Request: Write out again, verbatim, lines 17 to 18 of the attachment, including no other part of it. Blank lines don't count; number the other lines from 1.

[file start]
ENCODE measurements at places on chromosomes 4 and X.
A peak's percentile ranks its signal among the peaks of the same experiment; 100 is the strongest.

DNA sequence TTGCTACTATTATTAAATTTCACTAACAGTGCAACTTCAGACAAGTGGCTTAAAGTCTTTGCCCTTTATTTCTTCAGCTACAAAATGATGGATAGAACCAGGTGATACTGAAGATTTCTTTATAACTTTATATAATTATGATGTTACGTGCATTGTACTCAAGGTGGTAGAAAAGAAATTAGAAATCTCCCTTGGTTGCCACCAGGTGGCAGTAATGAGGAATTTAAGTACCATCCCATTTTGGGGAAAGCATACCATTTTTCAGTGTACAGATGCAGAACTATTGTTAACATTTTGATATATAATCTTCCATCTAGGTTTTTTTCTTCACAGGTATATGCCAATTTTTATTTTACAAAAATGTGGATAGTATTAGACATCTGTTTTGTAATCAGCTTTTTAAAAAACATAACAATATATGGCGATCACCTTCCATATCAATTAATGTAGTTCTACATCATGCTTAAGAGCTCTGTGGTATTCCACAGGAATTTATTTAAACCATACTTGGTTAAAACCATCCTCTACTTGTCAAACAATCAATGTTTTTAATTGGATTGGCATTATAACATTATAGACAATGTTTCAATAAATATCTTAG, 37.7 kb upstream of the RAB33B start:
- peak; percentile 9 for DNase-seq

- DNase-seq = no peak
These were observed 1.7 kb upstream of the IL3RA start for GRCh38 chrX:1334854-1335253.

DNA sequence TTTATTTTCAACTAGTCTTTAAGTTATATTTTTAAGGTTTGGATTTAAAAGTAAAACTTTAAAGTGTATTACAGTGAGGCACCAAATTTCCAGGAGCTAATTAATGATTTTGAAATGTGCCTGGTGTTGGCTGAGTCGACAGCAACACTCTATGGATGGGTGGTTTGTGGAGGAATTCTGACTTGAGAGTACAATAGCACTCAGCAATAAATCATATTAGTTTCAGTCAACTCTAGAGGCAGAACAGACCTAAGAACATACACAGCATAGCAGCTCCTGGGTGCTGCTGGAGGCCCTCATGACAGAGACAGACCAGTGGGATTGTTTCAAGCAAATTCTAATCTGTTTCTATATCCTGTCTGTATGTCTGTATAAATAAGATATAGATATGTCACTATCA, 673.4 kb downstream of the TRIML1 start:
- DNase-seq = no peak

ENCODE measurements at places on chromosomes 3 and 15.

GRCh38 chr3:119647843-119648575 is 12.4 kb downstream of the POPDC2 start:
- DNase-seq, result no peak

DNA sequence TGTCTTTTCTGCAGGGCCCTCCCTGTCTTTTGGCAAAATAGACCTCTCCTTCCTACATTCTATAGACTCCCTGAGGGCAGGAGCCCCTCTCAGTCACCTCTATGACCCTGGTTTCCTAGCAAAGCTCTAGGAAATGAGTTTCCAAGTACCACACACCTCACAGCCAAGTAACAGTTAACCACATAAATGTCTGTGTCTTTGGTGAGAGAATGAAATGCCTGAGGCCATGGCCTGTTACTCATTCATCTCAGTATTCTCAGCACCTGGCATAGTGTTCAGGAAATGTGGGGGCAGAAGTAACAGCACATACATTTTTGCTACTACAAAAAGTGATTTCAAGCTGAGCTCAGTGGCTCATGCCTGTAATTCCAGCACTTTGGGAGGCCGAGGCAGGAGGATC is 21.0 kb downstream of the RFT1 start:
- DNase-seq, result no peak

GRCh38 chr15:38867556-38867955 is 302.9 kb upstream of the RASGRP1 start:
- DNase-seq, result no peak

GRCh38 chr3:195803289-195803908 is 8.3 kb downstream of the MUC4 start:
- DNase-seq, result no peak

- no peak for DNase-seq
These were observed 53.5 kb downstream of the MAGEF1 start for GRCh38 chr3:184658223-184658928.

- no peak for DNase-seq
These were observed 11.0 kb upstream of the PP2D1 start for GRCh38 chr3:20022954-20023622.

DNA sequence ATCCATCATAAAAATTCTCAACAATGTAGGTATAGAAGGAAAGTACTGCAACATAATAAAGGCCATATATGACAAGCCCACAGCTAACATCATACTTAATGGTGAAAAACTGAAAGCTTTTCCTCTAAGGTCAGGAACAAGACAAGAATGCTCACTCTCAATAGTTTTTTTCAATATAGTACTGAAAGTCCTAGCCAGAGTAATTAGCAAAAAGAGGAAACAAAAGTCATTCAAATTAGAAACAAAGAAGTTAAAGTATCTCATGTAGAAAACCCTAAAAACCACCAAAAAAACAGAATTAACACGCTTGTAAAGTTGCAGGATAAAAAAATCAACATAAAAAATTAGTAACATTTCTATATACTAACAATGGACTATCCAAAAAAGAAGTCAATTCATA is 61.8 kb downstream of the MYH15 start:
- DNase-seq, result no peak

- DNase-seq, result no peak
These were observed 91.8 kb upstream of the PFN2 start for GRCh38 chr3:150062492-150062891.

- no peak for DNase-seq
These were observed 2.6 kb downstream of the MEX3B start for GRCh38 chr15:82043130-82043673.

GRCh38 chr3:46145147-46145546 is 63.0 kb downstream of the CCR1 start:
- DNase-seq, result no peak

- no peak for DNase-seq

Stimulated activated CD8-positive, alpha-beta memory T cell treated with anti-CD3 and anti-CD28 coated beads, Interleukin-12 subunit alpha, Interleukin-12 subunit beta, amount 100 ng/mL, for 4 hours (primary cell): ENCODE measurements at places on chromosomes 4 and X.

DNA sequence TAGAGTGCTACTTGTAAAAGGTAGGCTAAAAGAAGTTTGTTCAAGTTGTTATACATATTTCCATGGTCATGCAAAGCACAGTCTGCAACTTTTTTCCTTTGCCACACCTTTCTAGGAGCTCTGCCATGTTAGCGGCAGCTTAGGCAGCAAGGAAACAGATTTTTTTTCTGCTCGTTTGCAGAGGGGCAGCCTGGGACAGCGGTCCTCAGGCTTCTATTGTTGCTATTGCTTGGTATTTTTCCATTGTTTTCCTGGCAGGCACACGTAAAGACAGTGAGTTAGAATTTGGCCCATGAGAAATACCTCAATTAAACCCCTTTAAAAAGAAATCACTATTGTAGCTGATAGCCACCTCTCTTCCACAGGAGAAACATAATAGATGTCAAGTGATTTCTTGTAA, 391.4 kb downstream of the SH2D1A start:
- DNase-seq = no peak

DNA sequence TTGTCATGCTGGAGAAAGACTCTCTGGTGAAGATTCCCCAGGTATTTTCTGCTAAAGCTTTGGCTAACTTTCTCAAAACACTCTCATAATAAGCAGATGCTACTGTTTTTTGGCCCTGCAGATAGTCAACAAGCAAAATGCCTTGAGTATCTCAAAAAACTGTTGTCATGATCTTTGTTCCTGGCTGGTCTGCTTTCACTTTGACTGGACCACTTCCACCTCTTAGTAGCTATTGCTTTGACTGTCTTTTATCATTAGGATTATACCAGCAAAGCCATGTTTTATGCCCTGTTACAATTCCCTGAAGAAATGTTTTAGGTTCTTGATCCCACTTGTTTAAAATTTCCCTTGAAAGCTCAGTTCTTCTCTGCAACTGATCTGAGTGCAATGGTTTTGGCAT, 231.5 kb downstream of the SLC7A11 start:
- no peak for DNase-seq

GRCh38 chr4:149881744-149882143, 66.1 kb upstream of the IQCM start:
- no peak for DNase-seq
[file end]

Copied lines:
- DNase-seq, result no peak

- no peak for DNase-seq